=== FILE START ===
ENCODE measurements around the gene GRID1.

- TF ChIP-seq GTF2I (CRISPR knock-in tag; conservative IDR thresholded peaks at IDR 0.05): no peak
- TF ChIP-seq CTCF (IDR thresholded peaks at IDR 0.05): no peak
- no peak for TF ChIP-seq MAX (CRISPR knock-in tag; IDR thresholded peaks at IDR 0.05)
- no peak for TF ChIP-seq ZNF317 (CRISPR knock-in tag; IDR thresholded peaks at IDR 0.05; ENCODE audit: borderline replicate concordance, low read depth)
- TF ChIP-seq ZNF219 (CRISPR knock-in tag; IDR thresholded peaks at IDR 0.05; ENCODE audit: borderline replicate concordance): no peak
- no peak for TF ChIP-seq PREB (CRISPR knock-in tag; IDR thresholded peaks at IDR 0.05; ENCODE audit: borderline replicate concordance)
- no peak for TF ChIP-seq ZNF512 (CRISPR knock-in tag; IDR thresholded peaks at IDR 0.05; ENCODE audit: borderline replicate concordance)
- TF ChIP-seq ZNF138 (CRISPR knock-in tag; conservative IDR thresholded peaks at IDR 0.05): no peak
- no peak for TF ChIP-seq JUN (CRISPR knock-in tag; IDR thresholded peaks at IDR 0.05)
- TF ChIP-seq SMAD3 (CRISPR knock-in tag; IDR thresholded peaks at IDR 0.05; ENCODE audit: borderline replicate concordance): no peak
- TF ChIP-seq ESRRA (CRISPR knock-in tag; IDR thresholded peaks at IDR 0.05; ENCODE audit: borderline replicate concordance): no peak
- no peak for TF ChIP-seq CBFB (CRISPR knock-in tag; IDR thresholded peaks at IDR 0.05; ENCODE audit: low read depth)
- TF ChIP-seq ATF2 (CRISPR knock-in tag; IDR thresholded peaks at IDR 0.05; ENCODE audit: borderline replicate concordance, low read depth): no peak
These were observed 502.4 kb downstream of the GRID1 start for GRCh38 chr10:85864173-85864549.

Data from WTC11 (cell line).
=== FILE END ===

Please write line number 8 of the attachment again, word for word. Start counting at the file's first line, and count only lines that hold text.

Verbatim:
- no peak for TF ChIP-seq ZNF512 (CRISPR knock-in tag; IDR thresholded peaks at IDR 0.05; ENCODE audit: borderline replicate concordance)